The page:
The other Spotify problem is its global dominance and imposition of largely Anglo-American repertoire in other countries. The company does this for one big reason–they tell a growth story to Wall Street to juice their stock price. In fact, Daniel Ek just did this last week on his Groundhog Day earnings call with stock analysts. For example he said:

The number one thing that we’re stretched for at the moment is more inventory. And that’s why you see us introducing things such as fan and other things. And then long-term with a little bit more horizon, it’s obviously international.

Both user-centric and market-centric are focused on allocating a theoretical revenue “pie” which is so tiny for any one artist (or songwriter) who is not in the top 1 or 5 percent this week that it’s obvious the entire model is bankrupt until it includes the value that makes Daniel Ek into a digital munitions investor–the stock.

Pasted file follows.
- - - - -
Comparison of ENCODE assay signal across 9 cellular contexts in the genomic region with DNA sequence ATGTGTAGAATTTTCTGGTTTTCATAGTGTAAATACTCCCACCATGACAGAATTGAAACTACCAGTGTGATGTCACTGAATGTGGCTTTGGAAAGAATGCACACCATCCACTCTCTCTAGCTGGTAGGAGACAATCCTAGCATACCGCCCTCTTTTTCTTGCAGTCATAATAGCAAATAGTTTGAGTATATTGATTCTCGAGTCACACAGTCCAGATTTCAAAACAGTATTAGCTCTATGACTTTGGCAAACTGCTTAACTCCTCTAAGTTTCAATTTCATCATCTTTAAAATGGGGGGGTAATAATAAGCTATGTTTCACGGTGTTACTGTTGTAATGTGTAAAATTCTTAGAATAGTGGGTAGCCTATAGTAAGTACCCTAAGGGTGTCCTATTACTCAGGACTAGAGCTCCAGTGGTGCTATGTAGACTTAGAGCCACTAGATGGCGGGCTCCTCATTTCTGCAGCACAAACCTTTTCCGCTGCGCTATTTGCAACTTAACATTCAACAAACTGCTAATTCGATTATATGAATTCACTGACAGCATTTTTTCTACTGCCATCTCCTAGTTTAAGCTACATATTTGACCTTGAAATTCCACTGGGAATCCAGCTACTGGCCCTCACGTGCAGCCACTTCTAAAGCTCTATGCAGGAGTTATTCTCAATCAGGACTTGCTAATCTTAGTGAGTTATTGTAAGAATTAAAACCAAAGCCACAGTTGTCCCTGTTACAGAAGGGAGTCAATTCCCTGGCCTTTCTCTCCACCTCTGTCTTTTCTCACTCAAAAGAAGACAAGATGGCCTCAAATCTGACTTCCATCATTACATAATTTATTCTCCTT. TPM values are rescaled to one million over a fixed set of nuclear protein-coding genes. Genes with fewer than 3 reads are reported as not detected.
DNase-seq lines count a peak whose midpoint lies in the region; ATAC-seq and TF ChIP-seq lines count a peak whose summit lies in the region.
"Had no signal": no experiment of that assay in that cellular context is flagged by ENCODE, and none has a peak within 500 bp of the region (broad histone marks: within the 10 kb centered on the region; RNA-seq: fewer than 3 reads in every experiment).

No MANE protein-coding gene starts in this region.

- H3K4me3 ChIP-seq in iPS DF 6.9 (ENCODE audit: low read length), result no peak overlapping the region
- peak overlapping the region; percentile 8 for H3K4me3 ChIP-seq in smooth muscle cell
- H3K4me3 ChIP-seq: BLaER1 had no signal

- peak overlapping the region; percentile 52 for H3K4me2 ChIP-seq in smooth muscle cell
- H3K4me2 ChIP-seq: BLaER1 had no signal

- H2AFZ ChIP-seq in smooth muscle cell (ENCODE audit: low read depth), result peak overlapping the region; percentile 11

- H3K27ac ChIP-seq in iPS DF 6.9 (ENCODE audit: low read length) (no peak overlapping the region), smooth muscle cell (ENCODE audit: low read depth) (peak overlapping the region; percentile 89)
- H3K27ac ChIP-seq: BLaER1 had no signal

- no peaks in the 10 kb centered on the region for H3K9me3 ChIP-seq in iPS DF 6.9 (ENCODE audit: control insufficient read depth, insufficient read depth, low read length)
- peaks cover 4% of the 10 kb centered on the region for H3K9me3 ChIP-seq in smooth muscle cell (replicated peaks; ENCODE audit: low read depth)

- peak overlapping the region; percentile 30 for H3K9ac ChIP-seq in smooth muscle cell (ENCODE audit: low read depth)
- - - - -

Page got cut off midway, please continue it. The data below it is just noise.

Debt and Stock Buybacks

Spotify has taken on substantial levels of debt for a company that makes a profit so infrequently you can say Spotify is unprofitable–which it is on a fully diluted basis in any event. According to its most recent balance sheet, Spotify owes approximately $1.3 billion in long term–secured–debt. 

You might ask how a company that has never made a profit qualifies to borrow $1.3 billion and you’d have a point there. But understand this: If Spotify should ever go bankrupt, which in their case would probably be a reorganization bankruptcy, those lenders are going to stand in the secured creditors line and they will get paid in full or nearly in full well before Spotify meets any of its obligations to artists, songwriters, labels and music publishers, aka unsecured creditors.